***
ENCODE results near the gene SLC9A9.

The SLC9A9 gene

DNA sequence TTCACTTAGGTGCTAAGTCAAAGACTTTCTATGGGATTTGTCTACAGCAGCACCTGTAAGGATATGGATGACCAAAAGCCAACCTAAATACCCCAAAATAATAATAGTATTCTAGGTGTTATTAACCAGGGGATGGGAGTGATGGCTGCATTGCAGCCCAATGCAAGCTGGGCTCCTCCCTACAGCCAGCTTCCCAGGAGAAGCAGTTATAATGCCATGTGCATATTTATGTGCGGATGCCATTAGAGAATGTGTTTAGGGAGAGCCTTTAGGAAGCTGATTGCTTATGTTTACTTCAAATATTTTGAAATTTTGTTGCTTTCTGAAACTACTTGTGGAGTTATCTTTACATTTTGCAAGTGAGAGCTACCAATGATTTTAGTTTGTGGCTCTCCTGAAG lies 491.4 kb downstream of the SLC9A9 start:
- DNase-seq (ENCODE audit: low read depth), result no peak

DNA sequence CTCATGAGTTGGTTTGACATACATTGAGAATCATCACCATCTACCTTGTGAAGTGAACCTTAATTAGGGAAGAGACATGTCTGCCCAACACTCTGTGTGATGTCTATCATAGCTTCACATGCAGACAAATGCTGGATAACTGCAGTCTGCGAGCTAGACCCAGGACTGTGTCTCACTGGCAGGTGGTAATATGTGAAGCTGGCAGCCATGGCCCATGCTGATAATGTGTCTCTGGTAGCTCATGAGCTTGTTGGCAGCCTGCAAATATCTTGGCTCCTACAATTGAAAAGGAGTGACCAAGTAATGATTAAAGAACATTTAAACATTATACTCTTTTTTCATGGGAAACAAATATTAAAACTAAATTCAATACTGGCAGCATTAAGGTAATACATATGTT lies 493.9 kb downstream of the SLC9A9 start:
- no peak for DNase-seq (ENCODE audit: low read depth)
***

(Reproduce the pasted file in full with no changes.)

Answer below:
ENCODE results near the gene SLC9A9.

The SLC9A9 gene

DNA sequence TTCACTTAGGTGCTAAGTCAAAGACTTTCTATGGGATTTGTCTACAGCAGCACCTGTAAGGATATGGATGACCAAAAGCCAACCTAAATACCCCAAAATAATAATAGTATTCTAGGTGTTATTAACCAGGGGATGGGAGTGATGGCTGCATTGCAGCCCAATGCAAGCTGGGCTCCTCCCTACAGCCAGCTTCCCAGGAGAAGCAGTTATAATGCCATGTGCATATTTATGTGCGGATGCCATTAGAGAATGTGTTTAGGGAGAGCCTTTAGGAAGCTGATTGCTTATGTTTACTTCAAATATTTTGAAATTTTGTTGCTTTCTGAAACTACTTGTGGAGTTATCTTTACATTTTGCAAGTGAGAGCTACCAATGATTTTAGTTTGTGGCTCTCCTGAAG lies 491.4 kb downstream of the SLC9A9 start:
- DNase-seq (ENCODE audit: low read depth), result no peak

DNA sequence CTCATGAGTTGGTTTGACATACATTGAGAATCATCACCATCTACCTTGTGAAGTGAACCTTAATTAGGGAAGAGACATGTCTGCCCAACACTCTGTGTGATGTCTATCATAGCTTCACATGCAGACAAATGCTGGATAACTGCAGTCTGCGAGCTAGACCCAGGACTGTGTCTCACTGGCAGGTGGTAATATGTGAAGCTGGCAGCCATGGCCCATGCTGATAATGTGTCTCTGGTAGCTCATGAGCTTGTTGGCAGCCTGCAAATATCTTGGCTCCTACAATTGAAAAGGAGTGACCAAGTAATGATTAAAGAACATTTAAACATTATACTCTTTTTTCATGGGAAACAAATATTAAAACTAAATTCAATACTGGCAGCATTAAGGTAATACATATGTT lies 493.9 kb downstream of the SLC9A9 start:
- no peak for DNase-seq (ENCODE audit: low read depth)